You've got those that are very much focused on relationships. So they want to be a person's friend, you know, they want to make sure that that that you know, that they're supporting people. I think you've got the area where you've got their achievement side of stuff that people are very focused on, the delivery, the sad, etc.. So you've got all these different types of people motivations into a project team that aren't.

01;10;33;26 - 01;11;01;27
Alex Farr
You were working together. I'm so for me more eyes needs to be put on the area. One of the things that I focused on is really helping companies assess the motivational drivers of maybe it's a contingent project team, maybe it's costing maybe it's a provider team going into implement and actually helping them assess what are their motivational drivers and what do they need to make sure that they're satisfied to deliver excellence.

01;11;02;00 - 01;11;15;26
Alex Farr
And it's not really been looked at huge minor industry and that's why I'm quite passionate about it. I am because leadership is just as important as the software. It's Probably not more right than the software that's available.

01;11;15;29 - 01;11;34;20
Jonny Dunning
Really interesting. It's it's something that is so important, but it can be overlooked. And, you know, people become so focused on, for example, the technology solution that's going to change all of our world. You still got to implement it. You've still got to roll it out. You've still got to make it valuable. You still got to run it over the next X number of years.

01;11;34;20 - 01;11;56;04
Jonny Dunning
So yeah, I think it's a really important point and it's an area that I find just kind of fascinating just from a human psychology and motivation point of view anyway. So that must be quite an interesting element of it. But if you've got everything all lined up on the technology and strategy side, but there's a there's a weakness or a malaise on the people side, it's not going to work.

01;11;56;08 - 01;12;01;28
Jonny Dunning
So everything's got to be everything's going be tied together in coherence. So, yeah, that makes sense to me.

01;12;02;00 - 01;12;29;27
Alex Farr
Yeah. And I utilize, you know, my coaching services. I utilize what call motivational maps, which is a really good tool to help drive. Drive. It is a tool, right? I like the people that deliver, you know, this, you know, nerd and neuro linguistic elements that of about site that people overlook again right it's yeah hopefully I can share some more of that sort of stuff with you in the future Jonny if you're interested.

01;12;30;00 - 01;12;51;25
Jonny Dunning
Yeah definitely. I mean I'm going to say not everybody has got the same energy level of like a Chris Radvanky. I love the fact he describes himself as high energy and genuinely is backed it up that's not everybody's like that and and some people need maybe more of a push but people operate in totally different ways. We're all you know we've all got our different motivations and different ways that we work.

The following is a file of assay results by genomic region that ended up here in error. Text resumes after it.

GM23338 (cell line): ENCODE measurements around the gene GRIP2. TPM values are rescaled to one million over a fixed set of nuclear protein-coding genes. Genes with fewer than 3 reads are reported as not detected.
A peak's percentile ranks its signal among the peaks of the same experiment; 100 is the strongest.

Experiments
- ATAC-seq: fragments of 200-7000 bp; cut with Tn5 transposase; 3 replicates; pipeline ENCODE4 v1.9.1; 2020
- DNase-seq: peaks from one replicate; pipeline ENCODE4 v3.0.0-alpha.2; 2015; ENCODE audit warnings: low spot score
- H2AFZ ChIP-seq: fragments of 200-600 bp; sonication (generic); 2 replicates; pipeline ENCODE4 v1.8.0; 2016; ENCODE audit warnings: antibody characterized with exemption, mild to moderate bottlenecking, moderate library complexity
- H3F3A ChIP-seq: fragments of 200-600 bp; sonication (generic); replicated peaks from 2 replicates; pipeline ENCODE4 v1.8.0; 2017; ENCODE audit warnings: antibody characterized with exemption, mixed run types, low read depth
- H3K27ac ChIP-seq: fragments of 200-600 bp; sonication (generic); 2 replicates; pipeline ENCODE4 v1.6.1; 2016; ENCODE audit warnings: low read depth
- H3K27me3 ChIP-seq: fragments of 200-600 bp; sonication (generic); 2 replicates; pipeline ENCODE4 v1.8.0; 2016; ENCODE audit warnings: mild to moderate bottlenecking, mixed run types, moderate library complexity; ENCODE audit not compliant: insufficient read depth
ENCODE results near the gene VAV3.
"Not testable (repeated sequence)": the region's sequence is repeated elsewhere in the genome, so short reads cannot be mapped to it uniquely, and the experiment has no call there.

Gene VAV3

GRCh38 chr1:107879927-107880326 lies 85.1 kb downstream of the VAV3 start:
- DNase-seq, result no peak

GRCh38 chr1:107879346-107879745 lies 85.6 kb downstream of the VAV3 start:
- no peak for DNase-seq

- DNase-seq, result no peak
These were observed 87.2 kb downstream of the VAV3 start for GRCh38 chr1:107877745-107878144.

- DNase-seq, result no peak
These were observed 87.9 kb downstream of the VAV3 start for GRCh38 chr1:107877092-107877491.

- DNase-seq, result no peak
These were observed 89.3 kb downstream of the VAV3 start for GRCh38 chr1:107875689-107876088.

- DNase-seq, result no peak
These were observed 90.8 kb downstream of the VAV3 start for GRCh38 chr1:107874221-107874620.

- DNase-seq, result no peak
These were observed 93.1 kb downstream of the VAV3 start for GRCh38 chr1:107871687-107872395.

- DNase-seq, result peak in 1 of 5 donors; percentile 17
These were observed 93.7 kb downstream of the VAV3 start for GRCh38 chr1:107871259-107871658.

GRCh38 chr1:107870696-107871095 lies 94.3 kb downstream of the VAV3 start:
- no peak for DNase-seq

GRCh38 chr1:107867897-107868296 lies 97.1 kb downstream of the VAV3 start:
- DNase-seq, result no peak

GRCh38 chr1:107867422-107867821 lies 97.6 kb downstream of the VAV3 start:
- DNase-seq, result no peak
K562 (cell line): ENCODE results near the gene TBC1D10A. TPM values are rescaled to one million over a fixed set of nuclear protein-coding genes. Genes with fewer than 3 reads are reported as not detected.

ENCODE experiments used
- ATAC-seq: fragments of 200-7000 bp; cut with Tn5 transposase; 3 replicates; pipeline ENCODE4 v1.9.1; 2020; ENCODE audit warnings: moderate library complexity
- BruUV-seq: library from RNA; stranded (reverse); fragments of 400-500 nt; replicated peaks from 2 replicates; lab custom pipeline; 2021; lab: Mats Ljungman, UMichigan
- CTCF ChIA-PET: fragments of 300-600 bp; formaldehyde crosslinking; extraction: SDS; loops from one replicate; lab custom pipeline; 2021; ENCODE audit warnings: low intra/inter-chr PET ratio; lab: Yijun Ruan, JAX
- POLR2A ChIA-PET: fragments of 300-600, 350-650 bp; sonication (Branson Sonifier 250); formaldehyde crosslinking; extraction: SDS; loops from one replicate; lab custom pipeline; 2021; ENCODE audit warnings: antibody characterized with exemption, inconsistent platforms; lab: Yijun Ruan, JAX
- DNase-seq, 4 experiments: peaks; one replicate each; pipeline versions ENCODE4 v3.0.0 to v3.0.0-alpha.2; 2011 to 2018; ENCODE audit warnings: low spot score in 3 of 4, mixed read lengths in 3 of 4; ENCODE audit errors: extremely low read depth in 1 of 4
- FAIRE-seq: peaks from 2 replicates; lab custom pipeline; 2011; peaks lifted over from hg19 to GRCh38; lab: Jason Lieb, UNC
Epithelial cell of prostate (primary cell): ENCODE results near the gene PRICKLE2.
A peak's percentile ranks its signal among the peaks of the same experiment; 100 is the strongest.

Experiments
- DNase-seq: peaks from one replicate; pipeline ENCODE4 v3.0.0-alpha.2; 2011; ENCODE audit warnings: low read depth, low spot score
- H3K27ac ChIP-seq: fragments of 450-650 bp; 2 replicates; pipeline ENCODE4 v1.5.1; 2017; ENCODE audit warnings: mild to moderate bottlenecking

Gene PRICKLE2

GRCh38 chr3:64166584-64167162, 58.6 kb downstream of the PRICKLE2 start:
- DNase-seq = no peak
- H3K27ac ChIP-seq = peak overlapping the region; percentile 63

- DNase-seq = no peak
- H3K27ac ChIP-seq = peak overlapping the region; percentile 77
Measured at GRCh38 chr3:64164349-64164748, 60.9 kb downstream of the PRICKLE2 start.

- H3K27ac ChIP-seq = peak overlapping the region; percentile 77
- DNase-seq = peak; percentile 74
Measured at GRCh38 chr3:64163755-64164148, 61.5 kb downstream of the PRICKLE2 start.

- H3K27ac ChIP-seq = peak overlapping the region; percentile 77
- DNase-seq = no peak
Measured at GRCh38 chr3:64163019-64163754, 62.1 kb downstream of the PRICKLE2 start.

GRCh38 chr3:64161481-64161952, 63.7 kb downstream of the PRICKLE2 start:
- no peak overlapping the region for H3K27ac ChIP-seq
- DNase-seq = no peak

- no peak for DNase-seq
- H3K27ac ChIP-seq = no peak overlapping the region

01;12;51;25 - 01;13;15;24
Jonny Dunning
So yeah, it's an infinitely fascinating area. But to be honest, I find all of the stuff that we've been speaking about today really interesting. I love the fact there's still a major evolution going on in the market and yeah, I think it's going to be an interesting next few years. Who knows what? The economy's going to do what's going to happen or we the one thing that certain is that there will be uncertainty which is going to make it an interesting few years.

01;13;15;24 - 01;13;47;10
Jonny Dunning
But certainly I think huge opportunities for growth, certainly in the services procurement area where it's, as you said, much more embryonic for organizations, much more an early stage. But yeah, it's really interesting to chat to you and hear what what you're doing and yeah, hopefully that's useful to people that are kind of considering this, addressing this problem. Maybe looking at previous programs because, you know, there's there's a lot of experience in what you're talking about and this is the sort of thing that if you get it was the kind of carpentry thing measured twice cut once.

01;13;47;12 - 01;13;57;24
Jonny Dunning
I'm not very good at doing stuff like that, but I always try and remember that. But it's very true When you're doing these projects which can be large, they're important and they can last a decent amount of time.

01;13;57;26 - 01;14;19;10
Alex Farr
Yeah, my previous previous post probably. But you know that the word consistency and checklists and things like that, you know, they bring back the simplicity of some of the things you need to do. So you just, you know, whatever you do Shall we really strong element of consistency and do the things you should be doing right. You'll get where you need to be.

01;14;19;10 - 01;14;32;29
Alex Farr
And I'm really excited about this industry, about where it's going. I'm, you know, I just hope I hope, Jonny, that, you know, we continue continue to see more evolution and more great things going on.

01;14;33;01 - 01;14;57;08
Jonny Dunning
Absolutely. I mean, you know, the whole world of work has changed. The whole way companies operate has changed before. You know, 60 years ago, Job for Life, you know, then rewind was probably 30 years. You start the growth of the continue workforce for the gig economy rapidly come in in the last five years really all of the things changes that came about through COVID the growth of outsourcing there's a huge amount going on.

01;14;57;08 - 01;15;12;15
Jonny Dunning
And like you, I love it. I think it's a it's a great area to be in. And yeah, I really appreciate you taking the time to come and have a chat. And yeah, maybe we can maybe we can have a follow up chat further down the line and see how everything's going in Italy. So thanks very much.